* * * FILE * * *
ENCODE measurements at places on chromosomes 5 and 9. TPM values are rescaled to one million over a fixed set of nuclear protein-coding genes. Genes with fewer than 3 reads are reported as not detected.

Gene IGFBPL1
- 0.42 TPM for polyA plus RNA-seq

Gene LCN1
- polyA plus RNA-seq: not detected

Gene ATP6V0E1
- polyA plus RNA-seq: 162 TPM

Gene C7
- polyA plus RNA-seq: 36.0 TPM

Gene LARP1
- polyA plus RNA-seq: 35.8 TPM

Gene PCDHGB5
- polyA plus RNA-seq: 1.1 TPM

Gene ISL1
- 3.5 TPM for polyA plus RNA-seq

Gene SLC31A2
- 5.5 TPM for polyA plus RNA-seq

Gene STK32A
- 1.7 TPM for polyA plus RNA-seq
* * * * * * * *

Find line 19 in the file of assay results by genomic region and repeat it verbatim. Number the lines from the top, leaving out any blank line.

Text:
- 1.7 TPM for polyA plus RNA-seq